But now those emerging markets cannot pay back those loans, thanks to rising inflation and the global slowdown. When the Chinese Communist Party last month convened a multi-year national review pf the Chinese economy, they concluded the economy was sinking with inadequate demand to keep its production engine running.
The conclusion was reached that a new source of demand was needed, but Xi Jinping personally opposed free handouts to the working classes. Instead, the participants in the review agreed to return to the “tried and true” promotion of manufacturing to produce goods for export to the U.S. and Europe. But it has become evident that demand for more manufactures from China was not likely as both the U.S. and Europe were entering a period of slowdown in their own demand.
Frustrated that the U.S. and Europe seemed to be entering economic slump, days ago President Xi visited China’s Central Bank (PBOC)and China’s national economic regulatory agencies to express unhappiness with their technocratic policies’ failures. No doubt he demanded that they make the numbers prettier even though the world lost faith in the veracity of their numbers a long time ago. Xi insisted the CCP must impose greater oversight to ensure policies brought about stronger economic growth.
But greater command and control at the center of the economy likely will make China’s economy more brittle and fragile and impede innovation. His internal opponents are murmuring. They all want to get back to making money. They don’t want to waste the already declining youth demographics on a senseless war with the world’s most formidable military power. For the Chinese people, Taiwan can wait.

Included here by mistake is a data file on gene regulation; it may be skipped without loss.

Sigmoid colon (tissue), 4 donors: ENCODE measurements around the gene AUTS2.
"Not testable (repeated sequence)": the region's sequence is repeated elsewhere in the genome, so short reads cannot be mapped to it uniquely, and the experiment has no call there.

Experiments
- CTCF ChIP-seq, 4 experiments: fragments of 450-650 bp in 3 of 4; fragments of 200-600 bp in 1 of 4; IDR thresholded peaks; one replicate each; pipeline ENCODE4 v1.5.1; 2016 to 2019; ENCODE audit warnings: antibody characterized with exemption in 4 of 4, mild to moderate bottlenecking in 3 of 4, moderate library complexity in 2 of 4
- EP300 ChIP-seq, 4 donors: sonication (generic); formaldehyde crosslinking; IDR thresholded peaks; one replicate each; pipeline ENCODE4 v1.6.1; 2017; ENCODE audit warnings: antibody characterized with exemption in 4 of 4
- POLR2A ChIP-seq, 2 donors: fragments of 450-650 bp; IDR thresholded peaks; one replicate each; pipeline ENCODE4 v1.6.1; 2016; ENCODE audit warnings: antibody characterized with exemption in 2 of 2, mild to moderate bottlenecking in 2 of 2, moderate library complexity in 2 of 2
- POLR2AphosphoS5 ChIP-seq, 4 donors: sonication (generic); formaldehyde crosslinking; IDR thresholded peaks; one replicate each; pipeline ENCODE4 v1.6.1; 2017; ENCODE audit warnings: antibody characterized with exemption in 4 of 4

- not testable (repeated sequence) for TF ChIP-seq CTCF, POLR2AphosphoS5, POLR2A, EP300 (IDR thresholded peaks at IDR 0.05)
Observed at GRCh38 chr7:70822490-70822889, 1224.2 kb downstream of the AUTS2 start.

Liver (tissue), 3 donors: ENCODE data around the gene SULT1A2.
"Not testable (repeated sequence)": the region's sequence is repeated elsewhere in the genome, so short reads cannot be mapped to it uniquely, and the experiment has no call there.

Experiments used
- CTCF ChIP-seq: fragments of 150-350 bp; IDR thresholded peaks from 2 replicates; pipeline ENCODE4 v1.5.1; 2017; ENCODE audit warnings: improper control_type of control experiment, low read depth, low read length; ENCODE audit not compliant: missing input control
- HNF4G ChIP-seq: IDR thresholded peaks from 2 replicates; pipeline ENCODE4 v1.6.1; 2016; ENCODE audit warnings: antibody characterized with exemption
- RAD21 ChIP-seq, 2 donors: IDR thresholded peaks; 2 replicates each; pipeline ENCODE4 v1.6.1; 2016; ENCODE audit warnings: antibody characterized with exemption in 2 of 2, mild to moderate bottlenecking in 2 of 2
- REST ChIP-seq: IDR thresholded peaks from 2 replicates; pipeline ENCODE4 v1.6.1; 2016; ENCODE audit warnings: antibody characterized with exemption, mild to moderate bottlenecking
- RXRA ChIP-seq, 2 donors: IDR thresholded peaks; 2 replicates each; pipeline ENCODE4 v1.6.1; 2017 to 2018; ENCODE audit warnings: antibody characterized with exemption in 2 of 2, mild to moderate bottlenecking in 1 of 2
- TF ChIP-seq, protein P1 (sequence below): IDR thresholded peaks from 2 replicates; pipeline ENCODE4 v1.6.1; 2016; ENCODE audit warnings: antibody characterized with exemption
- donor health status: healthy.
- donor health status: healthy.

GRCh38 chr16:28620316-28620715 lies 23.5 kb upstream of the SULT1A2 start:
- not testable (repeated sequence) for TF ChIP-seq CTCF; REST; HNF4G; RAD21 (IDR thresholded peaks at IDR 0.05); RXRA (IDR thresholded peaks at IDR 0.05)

Meanwhile, President Biden’s popularity is collapsing. Both President Trump and total long-shot Robert F Kennedy Jr are way ahead of him in the polls and in fundraising with all the key swing votes. Democratic Senator Manchin looks likely to launch a campaign for the Presidency under a “no labels” candidacy. Only 14% of Americans think that Biden has improved their standard of living.
Unexpectedly confronted with a shock Hamas terrorist attack on Gaza and growing Iranian threats to ignite a wider Middle East war, Biden has engaged in a serious show of force, deploying aircraft carriers to the Pacific and the Middles East and by revealing frightening new technologies like the deep penetration nuclear gravity bomb and the long new range nuclear bomber known as the B-21 Flying Bomber. All this signals China, Iran and Russia to back off.
The U.S. economy for now still seems to be doing ok but few give Biden any credit for that. Meanwhile the war in Ukraine seems to have reached an impasse. Russia is not losing, and Ukraine is not winning.
The appetite for spending money on foreign wars dropped further once the problem in Israel stole the headlines from Ukraine. It became almost impossible for Biden to justify further funds for Ukraine once President Zelensky announced that he is refusing to hold elections. This killed any idea that the US and Ukraine were fighting for democracy.
Also, the unlimited defence of Israel has now become hotly controversial. It is splitting the all-important Jewish vote and splitting the young voters, both of which are critical for Biden’s re-election chances. So, the President needs a win. He needs a historic win. Short of having a war, he needs a peace deal. He needs an historic peace deal.